Police on Monday dismissed as inaccurate reports in the British media that Cyprus could be a possible target for terrorist attacks this summer and said there was no reason for concern.
According to a sensationalist report in the British press, Cyprus is said to be among a group of Mediterranean tourist destinations targeted for terrorist attacks this summer.
The planned attacks are said to be orchestrated by Samantha Lewthwaite, known as the ‘White Widow’ – the world’s most wanted female terrorist.
Citing unnamed UK intelligence sources, The Daily Star on Sunday said Cyprus, the Spanish Costas, Greece, Turkey and the Canary Islands “have all been identified as potential targets – along with resorts in the UK.”
The paper said UK agents have obtained intelligence showing Lewthwaite, 34, enrolled dozens of women – including white converts to Islam like herself – to strike at hotspots across Europe.
“The shocking details came from encrypted emails, phone calls and via foreign intelligence services.
“Now MI5 believes fanatics from Isis and al-Qaida want to launch a so-called ‘spectacular’ attack over the summer,” the paper reported.
The intelligence sources went on to say that Lewthwaite “is feared to have recruited up to 30 terrorists, who have been taught how to build suicide vests and choose their own targets”.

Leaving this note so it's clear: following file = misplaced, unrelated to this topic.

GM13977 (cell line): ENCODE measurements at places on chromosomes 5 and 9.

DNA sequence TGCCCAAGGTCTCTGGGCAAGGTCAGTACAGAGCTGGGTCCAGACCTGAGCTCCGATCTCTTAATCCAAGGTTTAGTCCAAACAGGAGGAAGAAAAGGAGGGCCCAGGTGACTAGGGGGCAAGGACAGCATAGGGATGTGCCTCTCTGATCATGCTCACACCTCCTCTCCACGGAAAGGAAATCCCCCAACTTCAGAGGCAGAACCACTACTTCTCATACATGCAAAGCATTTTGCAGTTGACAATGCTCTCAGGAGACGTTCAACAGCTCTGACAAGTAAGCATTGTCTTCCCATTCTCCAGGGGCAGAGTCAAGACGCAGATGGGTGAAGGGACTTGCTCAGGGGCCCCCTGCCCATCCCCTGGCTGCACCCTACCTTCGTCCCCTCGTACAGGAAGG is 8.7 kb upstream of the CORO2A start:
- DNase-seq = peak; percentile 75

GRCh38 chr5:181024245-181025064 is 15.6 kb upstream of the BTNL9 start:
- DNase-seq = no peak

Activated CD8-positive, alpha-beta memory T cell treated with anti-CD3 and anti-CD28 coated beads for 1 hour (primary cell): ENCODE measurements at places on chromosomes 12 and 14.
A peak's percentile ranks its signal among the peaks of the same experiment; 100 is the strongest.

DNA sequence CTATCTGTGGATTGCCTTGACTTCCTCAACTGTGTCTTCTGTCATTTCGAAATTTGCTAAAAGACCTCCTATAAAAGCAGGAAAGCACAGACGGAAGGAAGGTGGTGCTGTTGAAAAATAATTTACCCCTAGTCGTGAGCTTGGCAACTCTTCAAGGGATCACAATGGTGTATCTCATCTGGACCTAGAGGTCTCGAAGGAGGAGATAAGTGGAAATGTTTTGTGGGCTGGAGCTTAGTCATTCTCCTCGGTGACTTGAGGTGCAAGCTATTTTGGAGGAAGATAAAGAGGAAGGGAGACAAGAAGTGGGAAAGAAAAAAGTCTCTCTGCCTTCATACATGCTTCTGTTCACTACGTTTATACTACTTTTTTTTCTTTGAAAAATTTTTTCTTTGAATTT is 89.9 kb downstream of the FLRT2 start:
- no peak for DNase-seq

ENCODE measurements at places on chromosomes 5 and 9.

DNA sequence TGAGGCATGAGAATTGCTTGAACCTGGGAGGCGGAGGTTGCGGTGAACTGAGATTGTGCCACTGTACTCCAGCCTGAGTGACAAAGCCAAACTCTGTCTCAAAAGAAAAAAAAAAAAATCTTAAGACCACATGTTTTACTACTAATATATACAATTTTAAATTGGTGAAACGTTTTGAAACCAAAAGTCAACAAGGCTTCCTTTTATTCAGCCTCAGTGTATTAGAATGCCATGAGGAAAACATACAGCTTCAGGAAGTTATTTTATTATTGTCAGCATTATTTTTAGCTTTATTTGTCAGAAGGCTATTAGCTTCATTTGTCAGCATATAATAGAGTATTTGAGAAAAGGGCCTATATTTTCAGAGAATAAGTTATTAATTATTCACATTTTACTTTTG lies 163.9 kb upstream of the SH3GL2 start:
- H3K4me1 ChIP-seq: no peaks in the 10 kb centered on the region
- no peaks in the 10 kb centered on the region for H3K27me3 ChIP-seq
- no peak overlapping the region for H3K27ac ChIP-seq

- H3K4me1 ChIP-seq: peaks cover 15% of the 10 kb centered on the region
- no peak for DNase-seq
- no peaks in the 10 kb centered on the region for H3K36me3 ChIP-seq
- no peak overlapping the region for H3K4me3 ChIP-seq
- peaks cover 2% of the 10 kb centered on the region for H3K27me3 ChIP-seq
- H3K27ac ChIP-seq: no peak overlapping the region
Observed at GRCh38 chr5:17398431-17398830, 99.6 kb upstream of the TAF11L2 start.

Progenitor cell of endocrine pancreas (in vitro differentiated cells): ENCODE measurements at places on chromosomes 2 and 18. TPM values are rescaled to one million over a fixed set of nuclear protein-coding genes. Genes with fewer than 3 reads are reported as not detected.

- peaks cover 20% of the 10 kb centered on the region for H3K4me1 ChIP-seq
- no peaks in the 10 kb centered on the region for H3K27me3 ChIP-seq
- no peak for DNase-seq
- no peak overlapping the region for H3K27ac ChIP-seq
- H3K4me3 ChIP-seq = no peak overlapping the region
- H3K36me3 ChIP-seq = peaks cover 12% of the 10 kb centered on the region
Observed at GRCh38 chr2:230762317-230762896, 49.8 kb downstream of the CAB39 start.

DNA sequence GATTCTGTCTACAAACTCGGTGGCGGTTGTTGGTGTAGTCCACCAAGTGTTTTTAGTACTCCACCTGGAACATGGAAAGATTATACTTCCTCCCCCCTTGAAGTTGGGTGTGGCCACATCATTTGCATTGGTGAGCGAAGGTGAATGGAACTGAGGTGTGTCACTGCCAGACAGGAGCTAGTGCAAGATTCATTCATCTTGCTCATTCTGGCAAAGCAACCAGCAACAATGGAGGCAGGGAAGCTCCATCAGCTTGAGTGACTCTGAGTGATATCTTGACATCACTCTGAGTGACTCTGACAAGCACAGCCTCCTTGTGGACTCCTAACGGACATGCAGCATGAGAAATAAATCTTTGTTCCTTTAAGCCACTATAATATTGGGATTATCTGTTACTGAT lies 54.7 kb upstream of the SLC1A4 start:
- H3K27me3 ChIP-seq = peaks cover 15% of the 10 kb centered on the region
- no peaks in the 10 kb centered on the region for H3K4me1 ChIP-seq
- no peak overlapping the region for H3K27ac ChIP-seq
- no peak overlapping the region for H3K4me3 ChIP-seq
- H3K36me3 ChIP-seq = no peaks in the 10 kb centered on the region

“They added: ‘She has mentored dozens of female terrorists and favours white converts to Islam because she feels they attract less suspicion by the security services’.”
The Daily Star said the race was on to “execute” Lewthwaite “before she can create mayhem throughout Europe”.
The police in Cyprus said on Monday that following the media report, they immediately investigated the information in co-operation with other countries and international organisations.
“Following results so far, it (report) does not seem to be accurate and there is no cause for concern,” police said.
Lewthwaite, who grew up in Aylesbury, Bucks, converted to Islam as a teenager and later married Jamaican-born Germaine Lindsay.
She got her nickname after he took part in the July 7, 2005, suicide attacks in London, killing himself and 26 others.
The UK government’s travel advisory for Cyprus has not changed, issuing the same generic advice as previously.
It states: “Terrorist attacks in Cyprus can’t be ruled out. Attacks could be indiscriminate, including in places visited by foreigners.
“There’s a heightened threat of terrorist attack globally against UK interests and British nationals, from groups or individuals motivated by the conflict in Iraq and Syria. You should be vigilant at this time.”
Likewise for Spain:
“Terrorists are likely to try to carry out attacks in Spain. Attacks could be indiscriminate, including in places visited by foreigners. The Spanish authorities take measures to protect visitors, but you should be vigilant and follow the instructions of the local authorities.”